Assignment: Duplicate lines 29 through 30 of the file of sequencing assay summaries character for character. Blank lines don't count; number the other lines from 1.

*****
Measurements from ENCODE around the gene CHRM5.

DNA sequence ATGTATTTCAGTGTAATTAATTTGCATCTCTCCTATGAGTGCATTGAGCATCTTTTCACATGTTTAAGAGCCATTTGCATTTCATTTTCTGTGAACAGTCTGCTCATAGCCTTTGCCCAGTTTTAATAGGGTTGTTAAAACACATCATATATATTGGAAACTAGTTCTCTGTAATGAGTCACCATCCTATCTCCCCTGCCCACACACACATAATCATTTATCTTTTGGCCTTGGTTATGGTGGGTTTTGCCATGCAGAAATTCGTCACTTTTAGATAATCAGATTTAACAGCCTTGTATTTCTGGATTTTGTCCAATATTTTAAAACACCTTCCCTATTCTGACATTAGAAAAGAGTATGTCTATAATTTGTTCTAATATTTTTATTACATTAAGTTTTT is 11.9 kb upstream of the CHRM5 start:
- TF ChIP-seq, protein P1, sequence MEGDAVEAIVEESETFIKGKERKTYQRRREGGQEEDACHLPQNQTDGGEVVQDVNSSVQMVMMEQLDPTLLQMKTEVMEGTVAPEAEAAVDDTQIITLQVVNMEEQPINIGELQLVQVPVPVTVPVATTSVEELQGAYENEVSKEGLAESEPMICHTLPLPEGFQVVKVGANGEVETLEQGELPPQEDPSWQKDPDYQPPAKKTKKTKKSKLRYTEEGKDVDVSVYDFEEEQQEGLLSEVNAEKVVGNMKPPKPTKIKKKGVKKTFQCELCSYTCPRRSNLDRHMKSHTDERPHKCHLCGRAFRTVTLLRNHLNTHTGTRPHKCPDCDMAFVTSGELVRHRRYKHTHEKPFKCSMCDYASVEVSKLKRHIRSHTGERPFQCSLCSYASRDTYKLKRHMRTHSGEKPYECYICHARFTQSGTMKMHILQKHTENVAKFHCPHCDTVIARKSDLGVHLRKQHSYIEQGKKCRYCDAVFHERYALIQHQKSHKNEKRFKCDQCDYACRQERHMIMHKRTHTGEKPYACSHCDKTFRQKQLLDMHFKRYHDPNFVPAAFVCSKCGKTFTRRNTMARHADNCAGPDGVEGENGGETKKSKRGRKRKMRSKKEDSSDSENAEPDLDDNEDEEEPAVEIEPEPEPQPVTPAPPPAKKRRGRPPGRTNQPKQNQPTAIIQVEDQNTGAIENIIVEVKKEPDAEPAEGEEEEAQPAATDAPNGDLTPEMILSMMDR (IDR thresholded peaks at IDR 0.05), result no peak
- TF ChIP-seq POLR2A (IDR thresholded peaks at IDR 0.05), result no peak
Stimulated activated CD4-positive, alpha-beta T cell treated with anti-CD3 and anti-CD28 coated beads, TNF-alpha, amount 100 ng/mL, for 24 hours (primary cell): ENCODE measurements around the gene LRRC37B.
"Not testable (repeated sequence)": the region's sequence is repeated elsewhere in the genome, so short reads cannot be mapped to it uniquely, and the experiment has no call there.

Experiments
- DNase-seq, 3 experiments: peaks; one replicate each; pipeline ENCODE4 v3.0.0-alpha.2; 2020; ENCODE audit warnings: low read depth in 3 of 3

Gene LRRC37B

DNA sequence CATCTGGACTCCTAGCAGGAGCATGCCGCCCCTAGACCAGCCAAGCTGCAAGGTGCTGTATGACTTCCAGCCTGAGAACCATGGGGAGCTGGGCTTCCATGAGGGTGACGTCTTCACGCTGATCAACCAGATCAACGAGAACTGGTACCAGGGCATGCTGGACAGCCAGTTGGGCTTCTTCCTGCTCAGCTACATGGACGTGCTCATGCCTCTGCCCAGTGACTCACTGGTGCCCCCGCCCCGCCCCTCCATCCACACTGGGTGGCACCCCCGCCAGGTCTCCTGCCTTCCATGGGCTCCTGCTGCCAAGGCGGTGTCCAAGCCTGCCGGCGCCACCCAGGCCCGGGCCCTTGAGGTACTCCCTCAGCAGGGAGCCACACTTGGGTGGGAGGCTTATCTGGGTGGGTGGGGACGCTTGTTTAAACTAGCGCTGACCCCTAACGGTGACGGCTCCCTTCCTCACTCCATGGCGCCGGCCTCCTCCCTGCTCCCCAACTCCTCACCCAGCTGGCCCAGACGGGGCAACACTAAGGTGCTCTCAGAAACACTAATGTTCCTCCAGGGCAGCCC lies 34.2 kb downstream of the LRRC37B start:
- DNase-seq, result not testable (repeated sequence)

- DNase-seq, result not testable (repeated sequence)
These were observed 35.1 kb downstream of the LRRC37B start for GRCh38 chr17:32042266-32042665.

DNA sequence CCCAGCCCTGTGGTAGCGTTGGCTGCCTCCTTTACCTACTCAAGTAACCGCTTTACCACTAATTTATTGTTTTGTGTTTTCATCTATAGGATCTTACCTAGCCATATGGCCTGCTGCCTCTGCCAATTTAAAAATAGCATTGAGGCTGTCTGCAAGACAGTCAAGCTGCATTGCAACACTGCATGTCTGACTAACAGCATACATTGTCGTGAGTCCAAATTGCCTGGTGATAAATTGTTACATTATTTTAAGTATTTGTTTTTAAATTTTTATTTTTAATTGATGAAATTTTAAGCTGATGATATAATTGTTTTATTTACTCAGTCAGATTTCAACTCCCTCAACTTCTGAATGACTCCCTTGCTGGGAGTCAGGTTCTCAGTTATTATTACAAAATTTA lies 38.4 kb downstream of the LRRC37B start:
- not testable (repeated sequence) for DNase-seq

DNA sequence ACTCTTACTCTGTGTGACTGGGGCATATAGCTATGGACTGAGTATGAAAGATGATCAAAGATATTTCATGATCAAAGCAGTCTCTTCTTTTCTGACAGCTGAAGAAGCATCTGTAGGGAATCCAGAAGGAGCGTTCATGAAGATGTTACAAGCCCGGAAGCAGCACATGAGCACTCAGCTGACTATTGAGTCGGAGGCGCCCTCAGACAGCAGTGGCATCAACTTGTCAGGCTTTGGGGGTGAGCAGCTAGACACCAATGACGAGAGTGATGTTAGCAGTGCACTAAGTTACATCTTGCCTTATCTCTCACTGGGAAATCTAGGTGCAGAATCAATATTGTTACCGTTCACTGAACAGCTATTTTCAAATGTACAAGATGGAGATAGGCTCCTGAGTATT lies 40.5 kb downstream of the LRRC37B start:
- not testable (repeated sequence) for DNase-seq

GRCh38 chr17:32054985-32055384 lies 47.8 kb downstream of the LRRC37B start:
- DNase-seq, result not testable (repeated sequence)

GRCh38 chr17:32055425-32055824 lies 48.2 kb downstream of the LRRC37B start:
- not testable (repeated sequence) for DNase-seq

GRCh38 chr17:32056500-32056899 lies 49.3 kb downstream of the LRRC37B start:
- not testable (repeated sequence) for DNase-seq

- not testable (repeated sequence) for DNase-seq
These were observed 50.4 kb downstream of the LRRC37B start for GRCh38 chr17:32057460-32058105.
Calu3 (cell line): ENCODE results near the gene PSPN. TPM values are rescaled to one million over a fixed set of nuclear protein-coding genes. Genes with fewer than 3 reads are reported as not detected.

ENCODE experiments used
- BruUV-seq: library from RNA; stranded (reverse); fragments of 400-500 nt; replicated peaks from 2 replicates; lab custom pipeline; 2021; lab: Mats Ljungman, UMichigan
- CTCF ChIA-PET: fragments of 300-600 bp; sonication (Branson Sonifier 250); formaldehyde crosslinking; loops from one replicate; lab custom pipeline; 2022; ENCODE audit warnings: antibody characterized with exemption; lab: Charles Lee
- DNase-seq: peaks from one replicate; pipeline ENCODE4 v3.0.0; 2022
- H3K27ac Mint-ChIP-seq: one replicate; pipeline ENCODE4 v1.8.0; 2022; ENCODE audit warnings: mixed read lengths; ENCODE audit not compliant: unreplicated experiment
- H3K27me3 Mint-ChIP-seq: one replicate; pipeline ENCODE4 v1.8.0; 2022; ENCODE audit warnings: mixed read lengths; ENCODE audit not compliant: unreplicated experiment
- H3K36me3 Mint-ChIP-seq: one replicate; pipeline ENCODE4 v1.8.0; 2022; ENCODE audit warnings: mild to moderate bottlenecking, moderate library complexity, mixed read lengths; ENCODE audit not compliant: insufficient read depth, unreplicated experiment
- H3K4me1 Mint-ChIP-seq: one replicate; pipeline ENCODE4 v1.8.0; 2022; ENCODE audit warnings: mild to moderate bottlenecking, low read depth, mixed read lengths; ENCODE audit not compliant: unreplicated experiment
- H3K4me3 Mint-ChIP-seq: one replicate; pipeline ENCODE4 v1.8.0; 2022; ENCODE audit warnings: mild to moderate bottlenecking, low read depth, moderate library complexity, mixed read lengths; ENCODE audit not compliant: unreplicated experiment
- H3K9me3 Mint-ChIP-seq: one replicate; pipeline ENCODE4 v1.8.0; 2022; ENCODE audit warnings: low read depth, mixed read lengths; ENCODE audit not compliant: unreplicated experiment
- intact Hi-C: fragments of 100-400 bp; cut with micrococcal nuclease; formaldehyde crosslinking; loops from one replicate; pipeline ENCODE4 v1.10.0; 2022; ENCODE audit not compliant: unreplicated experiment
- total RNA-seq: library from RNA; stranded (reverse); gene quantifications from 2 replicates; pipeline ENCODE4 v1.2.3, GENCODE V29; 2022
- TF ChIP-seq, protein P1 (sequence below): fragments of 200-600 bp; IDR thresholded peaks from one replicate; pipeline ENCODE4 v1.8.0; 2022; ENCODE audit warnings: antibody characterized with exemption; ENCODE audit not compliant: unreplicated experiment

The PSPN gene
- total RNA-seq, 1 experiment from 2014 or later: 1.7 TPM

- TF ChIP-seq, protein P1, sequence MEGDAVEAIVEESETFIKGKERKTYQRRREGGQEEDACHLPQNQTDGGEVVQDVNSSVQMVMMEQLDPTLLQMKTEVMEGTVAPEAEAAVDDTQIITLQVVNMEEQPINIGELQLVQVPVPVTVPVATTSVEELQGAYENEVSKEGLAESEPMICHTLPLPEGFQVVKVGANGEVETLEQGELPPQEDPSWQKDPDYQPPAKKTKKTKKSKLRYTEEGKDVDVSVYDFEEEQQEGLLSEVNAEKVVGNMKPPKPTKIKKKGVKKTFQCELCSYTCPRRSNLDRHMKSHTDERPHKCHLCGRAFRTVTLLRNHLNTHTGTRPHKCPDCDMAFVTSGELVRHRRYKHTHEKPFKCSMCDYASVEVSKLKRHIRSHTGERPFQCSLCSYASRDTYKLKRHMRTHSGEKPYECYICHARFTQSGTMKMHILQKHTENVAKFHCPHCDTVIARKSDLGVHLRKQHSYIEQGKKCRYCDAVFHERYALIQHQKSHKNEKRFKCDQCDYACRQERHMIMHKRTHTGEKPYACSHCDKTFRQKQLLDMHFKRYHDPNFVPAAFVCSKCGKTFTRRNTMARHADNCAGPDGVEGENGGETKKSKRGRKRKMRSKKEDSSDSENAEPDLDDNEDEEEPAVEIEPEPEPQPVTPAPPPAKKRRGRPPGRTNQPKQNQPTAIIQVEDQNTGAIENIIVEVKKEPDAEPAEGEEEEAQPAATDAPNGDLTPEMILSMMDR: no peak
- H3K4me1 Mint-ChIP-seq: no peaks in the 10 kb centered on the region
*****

- CTCF ChIA-PET: fragments of 300-600 bp; sonication (Branson Sonifier 250); formaldehyde crosslinking; loops from one replicate; lab custom pipeline; 2022; ENCODE audit warnings: antibody characterized with exemption; lab: Charles Lee
- DNase-seq: peaks from one replicate; pipeline ENCODE4 v3.0.0; 2022